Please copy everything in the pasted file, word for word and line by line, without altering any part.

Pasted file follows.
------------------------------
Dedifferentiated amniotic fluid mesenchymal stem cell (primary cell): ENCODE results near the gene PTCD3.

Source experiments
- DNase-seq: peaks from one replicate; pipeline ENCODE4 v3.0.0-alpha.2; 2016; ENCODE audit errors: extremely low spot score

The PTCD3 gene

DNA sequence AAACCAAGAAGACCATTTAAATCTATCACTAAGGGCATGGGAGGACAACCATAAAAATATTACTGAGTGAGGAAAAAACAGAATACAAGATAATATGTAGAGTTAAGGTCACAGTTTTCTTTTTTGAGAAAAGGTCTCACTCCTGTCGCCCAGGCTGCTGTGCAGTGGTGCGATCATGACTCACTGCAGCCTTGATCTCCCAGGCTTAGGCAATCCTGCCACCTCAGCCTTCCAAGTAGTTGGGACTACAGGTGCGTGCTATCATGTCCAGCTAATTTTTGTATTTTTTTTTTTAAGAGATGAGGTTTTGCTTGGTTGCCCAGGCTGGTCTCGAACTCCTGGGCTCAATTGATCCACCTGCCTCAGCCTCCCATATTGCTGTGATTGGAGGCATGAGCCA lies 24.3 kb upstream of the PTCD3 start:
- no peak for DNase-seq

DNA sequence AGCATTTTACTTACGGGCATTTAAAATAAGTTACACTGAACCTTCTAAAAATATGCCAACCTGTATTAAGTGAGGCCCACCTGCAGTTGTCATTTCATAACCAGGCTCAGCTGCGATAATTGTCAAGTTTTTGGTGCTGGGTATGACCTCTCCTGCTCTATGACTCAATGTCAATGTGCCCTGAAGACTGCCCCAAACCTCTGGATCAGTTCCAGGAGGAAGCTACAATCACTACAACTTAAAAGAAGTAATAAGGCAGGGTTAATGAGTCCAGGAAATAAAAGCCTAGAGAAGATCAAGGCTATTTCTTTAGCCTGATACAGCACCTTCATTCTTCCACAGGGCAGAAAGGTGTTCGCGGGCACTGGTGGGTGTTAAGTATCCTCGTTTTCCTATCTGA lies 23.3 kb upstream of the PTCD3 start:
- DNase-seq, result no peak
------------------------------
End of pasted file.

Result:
Dedifferentiated amniotic fluid mesenchymal stem cell (primary cell): ENCODE results near the gene PTCD3.

Source experiments
- DNase-seq: peaks from one replicate; pipeline ENCODE4 v3.0.0-alpha.2; 2016; ENCODE audit errors: extremely low spot score

The PTCD3 gene

DNA sequence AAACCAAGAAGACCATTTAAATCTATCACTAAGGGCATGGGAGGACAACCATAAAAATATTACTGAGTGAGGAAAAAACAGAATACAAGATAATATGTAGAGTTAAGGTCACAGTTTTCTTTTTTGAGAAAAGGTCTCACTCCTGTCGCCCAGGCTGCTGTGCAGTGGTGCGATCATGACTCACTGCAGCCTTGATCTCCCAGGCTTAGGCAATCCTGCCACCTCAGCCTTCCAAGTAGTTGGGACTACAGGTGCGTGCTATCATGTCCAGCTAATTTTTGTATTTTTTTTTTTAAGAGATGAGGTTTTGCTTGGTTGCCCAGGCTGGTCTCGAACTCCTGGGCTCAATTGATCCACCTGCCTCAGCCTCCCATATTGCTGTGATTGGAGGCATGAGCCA lies 24.3 kb upstream of the PTCD3 start:
- no peak for DNase-seq

DNA sequence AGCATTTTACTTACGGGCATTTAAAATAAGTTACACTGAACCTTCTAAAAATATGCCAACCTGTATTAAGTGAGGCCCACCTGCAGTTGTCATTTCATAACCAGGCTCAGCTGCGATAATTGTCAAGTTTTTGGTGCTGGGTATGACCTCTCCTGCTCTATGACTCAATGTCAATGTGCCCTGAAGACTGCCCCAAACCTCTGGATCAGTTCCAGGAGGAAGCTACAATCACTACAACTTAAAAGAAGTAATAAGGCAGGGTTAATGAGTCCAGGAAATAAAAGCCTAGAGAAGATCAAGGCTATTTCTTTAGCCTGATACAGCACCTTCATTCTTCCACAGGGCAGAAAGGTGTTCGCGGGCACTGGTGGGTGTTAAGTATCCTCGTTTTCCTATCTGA lies 23.3 kb upstream of the PTCD3 start:
- DNase-seq, result no peak